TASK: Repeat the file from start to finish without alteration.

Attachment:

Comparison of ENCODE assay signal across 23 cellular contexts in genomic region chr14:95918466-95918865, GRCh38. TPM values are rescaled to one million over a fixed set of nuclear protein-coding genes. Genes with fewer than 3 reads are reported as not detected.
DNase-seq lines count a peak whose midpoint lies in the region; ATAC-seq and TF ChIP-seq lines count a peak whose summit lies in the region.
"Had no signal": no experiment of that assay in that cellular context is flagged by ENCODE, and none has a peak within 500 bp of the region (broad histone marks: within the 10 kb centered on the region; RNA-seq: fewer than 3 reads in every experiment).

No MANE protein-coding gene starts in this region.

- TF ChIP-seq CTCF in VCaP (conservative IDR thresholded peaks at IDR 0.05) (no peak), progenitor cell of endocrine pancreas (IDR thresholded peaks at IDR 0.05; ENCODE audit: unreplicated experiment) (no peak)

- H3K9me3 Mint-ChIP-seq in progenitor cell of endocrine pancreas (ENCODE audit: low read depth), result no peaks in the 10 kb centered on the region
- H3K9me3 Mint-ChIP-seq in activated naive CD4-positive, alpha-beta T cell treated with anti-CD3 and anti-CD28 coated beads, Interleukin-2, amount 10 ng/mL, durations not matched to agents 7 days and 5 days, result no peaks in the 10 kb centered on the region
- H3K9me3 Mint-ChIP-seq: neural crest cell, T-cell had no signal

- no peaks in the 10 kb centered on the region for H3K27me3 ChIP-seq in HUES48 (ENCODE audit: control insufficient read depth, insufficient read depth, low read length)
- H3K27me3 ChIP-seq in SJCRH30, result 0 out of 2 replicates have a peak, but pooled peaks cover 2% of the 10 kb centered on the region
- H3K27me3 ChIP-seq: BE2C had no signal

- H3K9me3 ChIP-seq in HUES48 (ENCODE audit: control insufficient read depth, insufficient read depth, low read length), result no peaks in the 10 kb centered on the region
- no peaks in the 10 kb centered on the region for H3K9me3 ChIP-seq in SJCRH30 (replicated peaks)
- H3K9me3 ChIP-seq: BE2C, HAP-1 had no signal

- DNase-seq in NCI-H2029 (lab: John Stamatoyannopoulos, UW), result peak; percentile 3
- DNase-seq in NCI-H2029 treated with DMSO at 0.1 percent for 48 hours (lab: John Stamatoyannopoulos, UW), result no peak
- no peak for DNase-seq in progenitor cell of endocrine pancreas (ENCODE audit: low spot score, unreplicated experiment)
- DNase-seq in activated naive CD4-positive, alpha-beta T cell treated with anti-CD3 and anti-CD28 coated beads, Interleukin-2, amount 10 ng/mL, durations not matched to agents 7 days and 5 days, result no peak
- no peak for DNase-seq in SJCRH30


Comparison of ENCODE assay signal across 23 cellular contexts in genomic region chr14:95918466-95918865, GRCh38. TPM values are rescaled to one million over a fixed set of nuclear protein-coding genes. Genes with fewer than 3 reads are reported as not detected.
DNase-seq lines count a peak whose midpoint lies in the region; ATAC-seq and TF ChIP-seq lines count a peak whose summit lies in the region.
"Had no signal": no experiment of that assay in that cellular context is flagged by ENCODE, and none has a peak within 500 bp of the region (broad histone marks: within the 10 kb centered on the region; RNA-seq: fewer than 3 reads in every experiment).

No MANE protein-coding gene starts in this region.

- TF ChIP-seq CTCF in VCaP (conservative IDR thresholded peaks at IDR 0.05) (no peak), progenitor cell of endocrine pancreas (IDR thresholded peaks at IDR 0.05; ENCODE audit: unreplicated experiment) (no peak)

- H3K9me3 Mint-ChIP-seq in progenitor cell of endocrine pancreas (ENCODE audit: low read depth), result no peaks in the 10 kb centered on the region
- H3K9me3 Mint-ChIP-seq in activated naive CD4-positive, alpha-beta T cell treated with anti-CD3 and anti-CD28 coated beads, Interleukin-2, amount 10 ng/mL, durations not matched to agents 7 days and 5 days, result no peaks in the 10 kb centered on the region
- H3K9me3 Mint-ChIP-seq: neural crest cell, T-cell had no signal

- no peaks in the 10 kb centered on the region for H3K27me3 ChIP-seq in HUES48 (ENCODE audit: control insufficient read depth, insufficient read depth, low read length)
- H3K27me3 ChIP-seq in SJCRH30, result 0 out of 2 replicates have a peak, but pooled peaks cover 2% of the 10 kb centered on the region
- H3K27me3 ChIP-seq: BE2C had no signal

- H3K9me3 ChIP-seq in HUES48 (ENCODE audit: control insufficient read depth, insufficient read depth, low read length), result no peaks in the 10 kb centered on the region
- no peaks in the 10 kb centered on the region for H3K9me3 ChIP-seq in SJCRH30 (replicated peaks)
- H3K9me3 ChIP-seq: BE2C, HAP-1 had no signal

- DNase-seq in NCI-H2029 (lab: John Stamatoyannopoulos, UW), result peak; percentile 3
- DNase-seq in NCI-H2029 treated with DMSO at 0.1 percent for 48 hours (lab: John Stamatoyannopoulos, UW), result no peak
- no peak for DNase-seq in progenitor cell of endocrine pancreas (ENCODE audit: low spot score, unreplicated experiment)
- DNase-seq in activated naive CD4-positive, alpha-beta T cell treated with anti-CD3 and anti-CD28 coated beads, Interleukin-2, amount 10 ng/mL, durations not matched to agents 7 days and 5 days, result no peak
- no peak for DNase-seq in SJCRH30